Scurrying away after just one week, President Dwight D. Eisenhower left the tense U.S.-Soviet meeting at the Paris Summit of May 1960 to preserve a previously scheduled diplomatic rendezvous. With whom could the president possibly be meeting to curtail such a momentous meeting in the middle of the U2 incident, when the Soviets took out a U.S. spy plane in Soviet airspace? None other than one of Eisenhower’s most cordial NATO relations, Prime Minister António de Oliveira Salazar of Portugal. The Soviets found the snub infuriating, based on a longstanding hostility to Salazar’s Portugal, as per Khrushchev’s son:
Father perceived the reference to a previously scheduled visit to Portugal as insulting and humiliating. Negotiations on disarmament, peace in Europe, and fate of Germany were put on the same level as a protocol visit to a country whose policies had absolutely no effect on world affairs. To this was added the hostility that Salazar had inspired in our country from the very start.
A few years later, Khrushchev would develop a curious fixation with another Portuguese speaking locale, Angola. In 1962, while meeting Kennedy in Vienna, Khrushchev made a point of emphasizing that the nationalist independent movement in Angola was nothing less than a “sacred war.” Responding personally to an Angolan nationalist organization’s request for Soviet aid, Khrushchev stated emphatically that “the patriots of Angola can be sure that the sympathies of the peoples of the great Soviet Union are fully on their side.” Khrushchev even went so far as to physically visit Angola himself in 1959. Per the admission of Soviet officials, Angola was playing an overly outsized role in the USSR’s policy relations with both the U.S. and the Third World, as the under-developed Portuguese overseas province lacked any significant geopolitical value.
An interesting answer to these outsized fixations on the Lusophone world comes to us via the October 1961 issue of the French military journal Revue Militaire Générale. Reporting on the “Congress of 81” of communist countries held in Moscow on December 6, 1960, the Frenchmen captured the product of three weeks of deliberation in Moscow on the course to take in the Third World, with the Soviets:
“[A]nnouncing the targeting of a number of countries for subversive activities. Portugal and its colonies were on the top of the list. They asserted that the way to change Portugal’s dictatorship was to disturb the colonial situation, and presented a plan to topple the authoritarian government of Dr. Salazar and separate the Portugal from its colonies. This plan was to be implemented simultaneously with the support of African nationalist organizations advocating the independence of the Portuguese colonies and by the infiltration of Portuguese universities with elements supporting this notion of colonial independence and espousing the communist doctrine … Portugal could cope with the military situation initially, but as the wars expanded, its armed forces would need to recruit large additional members of temporary junior officers from the universities. Thus, the appropriately indoctrinated university graduates would in the meantime be entering the government and particularly the military service and making their new views felt. The plan called for these forces to combine and to create an opportunity for the installation of a communist government in Lisbon. The ultimate aim was to replace the Salazar regime, which had refused to establish diplomatic ties with the Soviet Union, with a government friendly to the communist sphere.”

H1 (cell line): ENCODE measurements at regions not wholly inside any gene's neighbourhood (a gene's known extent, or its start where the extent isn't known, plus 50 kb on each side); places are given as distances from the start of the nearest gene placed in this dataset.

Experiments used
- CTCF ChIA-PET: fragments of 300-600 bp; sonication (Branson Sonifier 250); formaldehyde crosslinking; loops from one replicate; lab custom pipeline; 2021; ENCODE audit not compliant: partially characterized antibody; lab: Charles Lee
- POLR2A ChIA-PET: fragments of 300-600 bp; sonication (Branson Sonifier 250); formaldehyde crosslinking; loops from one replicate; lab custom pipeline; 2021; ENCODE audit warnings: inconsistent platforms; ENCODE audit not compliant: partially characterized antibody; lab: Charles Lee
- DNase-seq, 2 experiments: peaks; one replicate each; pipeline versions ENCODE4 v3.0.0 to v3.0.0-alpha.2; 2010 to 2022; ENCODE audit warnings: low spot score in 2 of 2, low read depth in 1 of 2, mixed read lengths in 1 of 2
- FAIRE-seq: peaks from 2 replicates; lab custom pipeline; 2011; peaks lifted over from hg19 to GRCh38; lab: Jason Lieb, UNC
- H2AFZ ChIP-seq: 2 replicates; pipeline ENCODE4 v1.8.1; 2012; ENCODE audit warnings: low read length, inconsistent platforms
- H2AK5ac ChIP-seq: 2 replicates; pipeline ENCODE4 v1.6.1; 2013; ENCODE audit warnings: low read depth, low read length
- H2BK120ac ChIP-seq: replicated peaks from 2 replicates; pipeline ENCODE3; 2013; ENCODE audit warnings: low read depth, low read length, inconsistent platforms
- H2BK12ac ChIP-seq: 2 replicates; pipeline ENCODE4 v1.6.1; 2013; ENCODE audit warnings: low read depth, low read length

What would appear at first glance to be a phantasm of reactionaries in the French military suffering from some “McCarthy-esque” red-baiting neuroticism was in actuality one of the most shockingly accurate predictions of the collapse of an authoritarian regime to a seemingly unreal level of exactitude. Almost a decade and a half after the conference, the Estado Novo was toppled in the Carnation Revolution of 1974 by a cadre of leftist junior officers, previously radicalized towards Marxism to a large degree during their university tenures.
The focus of this piece will be understanding what elements made execution of this Soviet plan possible. First, we will examine the history of the Portuguese communists and the elements that transformed them into the most regimented element of the opposition to Salazar’s Estado Novo. Next, we will inspect the highly organized Soviet machine in the Portuguese Ultramar that permitted the USSR to project its power regionally in a very decisive fashion. Returning to Portugal, we will analyze the systematic communist subversion of both the university system and the military. Finally, we will study the leftist coup that toppled the regime.
Overall, the historical account is a testimony to what organization, discipline, and hierarchical command can achieve in the face of a divided, factionalized opponent–to the eternal detriment of the Portugal and Lusophone Africa and as a cautious warning to the United States.
History of communism in Portugal
Nothing surrounding the founding of the Partido Communista de Portugal (PCP) augured any amount organizational success. Following the initial euphoria surrounding the Bolshevik Revolution, the PCP was founded in 1921 as an outgrowth of the nascent Portuguese labor movement and with close links to the Soviet Communist International (Comintern). Originally loosely aligned with the Republicans, Freemasons, radical trade unions, and other anti-monarchical and anti-clerical sects, the PCP had significant initial problems maintaining internal order, as evident by the flurry of divergent activity a few years after its founding: